Is the cold wave in north India causing heart attacks? The science explained

A killer cold wave has gripped parts of north India. The India Meteorological Department (IMD) has issued a red and yellow alert in several parts such as Uttar Pradesh, Punjab, Haryana, Chandigarh, Rajasthan, and Uttarakhand. The National Capital region have been witnessing some of the coldest days in history over the past week as a blanket of fog engulfed the Indo-Gangetic Plain, blocking out the warming sun and keeping daytime temperatures close to nail-biting levels.

As per a weather expert, parts of north India are likely to witness a temperature of -4 degrees Celsius and a maximum of 2 degrees Celsius. The cold wave conditions have also resulted in deaths. At least 98 people reportedly died in Uttar Pradesh’s Kanpur because of heart and brain strokes in a week, reported news agency IANS.

An increase in blood pressure in the cold and blood clotting can be fatal for the heart and the brain. “The cold causes the blood vessels to contract, also known as vasoconstriction and it leads to high blood pressure. Heart attacks occur due to blood clot formation in coronary arteries. The fibrinogen levels in our body increase up to 23 per cent during winters. The platelet count increases as well, which causes the blood to form clots and lead to a heart attack,” Dr Manoj Kumar, a senior cardiologist from the Max Hospital, New Delhi, told ANI.

Hypothermia is caused by prolonged exposure to very cold temperatures as the human body begins to lose heat at a faster pace than it is produced, according to the US Centers for Diseases Control (CDC). When the human body’s internal temperature drops to below 35 degrees Celsius, it will experience the symptoms of mild hypothermia. In case of severe hypothermia (below 28 degrees Celsius), the body may be unconscious and may not seem to have a pulse or be breathing. It will be dangerously close to death.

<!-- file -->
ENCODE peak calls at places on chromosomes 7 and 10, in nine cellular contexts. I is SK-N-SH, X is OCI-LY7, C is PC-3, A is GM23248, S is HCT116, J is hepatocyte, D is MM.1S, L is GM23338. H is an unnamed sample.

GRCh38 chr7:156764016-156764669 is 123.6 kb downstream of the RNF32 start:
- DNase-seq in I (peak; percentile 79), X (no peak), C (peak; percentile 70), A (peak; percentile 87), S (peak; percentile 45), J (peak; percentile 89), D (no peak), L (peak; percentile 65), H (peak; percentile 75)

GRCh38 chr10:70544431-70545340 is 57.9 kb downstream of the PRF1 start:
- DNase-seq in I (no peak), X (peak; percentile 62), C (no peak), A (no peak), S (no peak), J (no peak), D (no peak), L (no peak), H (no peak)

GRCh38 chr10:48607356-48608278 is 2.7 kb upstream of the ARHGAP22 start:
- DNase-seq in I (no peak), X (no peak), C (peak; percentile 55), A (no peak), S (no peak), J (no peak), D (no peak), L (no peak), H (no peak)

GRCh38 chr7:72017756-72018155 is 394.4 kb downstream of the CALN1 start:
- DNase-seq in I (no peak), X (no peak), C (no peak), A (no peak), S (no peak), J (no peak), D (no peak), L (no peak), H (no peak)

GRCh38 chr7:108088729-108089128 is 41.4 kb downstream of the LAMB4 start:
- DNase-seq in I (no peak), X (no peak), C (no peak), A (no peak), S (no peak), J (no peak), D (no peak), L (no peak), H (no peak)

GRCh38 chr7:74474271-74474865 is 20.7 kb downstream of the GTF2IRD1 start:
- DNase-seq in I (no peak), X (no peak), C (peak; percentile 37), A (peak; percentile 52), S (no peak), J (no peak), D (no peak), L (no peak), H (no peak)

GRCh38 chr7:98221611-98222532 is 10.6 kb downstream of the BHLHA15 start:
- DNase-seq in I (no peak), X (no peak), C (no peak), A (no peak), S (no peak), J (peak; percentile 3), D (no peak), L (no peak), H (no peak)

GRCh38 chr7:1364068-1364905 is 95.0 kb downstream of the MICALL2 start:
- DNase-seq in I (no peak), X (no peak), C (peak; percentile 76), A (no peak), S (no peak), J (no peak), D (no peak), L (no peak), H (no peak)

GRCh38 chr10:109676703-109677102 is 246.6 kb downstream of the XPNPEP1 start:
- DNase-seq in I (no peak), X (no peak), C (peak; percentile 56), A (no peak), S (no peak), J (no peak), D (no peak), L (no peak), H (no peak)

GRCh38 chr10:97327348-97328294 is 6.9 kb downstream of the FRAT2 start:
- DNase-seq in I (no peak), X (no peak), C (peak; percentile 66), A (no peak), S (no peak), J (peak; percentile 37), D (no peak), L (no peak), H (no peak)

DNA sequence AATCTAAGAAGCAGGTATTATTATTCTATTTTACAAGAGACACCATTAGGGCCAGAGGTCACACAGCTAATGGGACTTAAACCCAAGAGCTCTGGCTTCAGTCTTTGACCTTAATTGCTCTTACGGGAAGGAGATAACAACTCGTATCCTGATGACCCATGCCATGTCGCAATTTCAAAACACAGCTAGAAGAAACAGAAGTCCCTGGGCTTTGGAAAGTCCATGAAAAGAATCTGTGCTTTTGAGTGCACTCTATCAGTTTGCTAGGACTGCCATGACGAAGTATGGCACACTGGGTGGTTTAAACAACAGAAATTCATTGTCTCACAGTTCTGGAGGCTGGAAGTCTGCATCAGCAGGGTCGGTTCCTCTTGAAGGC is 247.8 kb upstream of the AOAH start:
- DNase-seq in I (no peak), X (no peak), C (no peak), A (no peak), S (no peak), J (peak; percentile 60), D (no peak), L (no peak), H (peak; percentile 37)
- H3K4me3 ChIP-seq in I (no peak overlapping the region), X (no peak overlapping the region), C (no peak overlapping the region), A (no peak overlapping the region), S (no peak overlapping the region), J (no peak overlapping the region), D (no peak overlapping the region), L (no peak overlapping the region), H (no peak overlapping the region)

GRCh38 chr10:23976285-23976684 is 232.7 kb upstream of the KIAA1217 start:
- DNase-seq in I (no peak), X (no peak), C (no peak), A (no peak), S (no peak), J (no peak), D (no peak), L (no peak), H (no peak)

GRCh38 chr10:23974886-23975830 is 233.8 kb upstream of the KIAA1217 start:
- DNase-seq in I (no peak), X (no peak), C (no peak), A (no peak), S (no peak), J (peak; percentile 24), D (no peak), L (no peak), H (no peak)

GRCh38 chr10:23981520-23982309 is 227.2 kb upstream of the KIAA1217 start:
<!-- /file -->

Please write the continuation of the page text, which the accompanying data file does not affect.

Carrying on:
In the state of moderate hypothermia (32 to 28 degrees Celsius), the body experiences confusion, agitation, lethargy, and sometimes even hallucinations. From 35 degrees Celsius to 32 degrees Celsius, the human body might suffer from impaired judgement, amnesia, and hyperemia (when the blood flow changes to different parts of our body).

Medical News Today explains hyperemia occurs when “excess blood builds up inside the vascular system, which is the system of blood vessels in the body.” The blood flows from the extremities to the core and vital organs to keep them warm and in a state of homeostasis. Because of this, the liver, heart, lungs, and spleen get more circulation, while fingers, toes, nose, and earlobes receive less blood circulation, making them colder.

To stay warm, the human body shivers and undergoes vasoconstriction, meaning the blood vessels contract and increase blood pressure and circulation. This can also lead to hypertension in several individuals. Exposure to cold temperatures for a longer period can use up the body’s stored energy, leading to lower body temperature. This can also affect the human brain, “making the victim unable to think clearly or move well,” or experience trouble in speaking.

When the external temperature falls, the human body generates heat to compensate for the difference. While if the external temperature rises, the body releases the heat by sweating to cool itself. This is called thermoregulation. This is why the human body sweats in the heat and does not in the cold.

Notably, human bodies are remarkably capable of surviving temperature changes, however, the body cannot fight biology and nature. The human body can only warm or cool itself to a certain extent.  When the defence mechanisms begin to suffer, there can be some concerning effects, as per CDC.

Several health issues like bone, joint, and muscle pain, cough and cold, respiratory diseases such as bronchitis, skin problems can arise when a human body is exposed to lengthy cold conditions. Frostbite can permanently damage the body, and severe cases can lead to amputation (removing the affected body part).

According to CDC, when it is very cold outside, stay indoors. Wear several layers of loose-fitting clothing and cover yourself in blankets. Taking Vitamin D supplements is recommended as a deficiency can lead to a heart attack. Avoid a morning walk before sunrise. Ensure your head is covered well, advises Dr Kumar.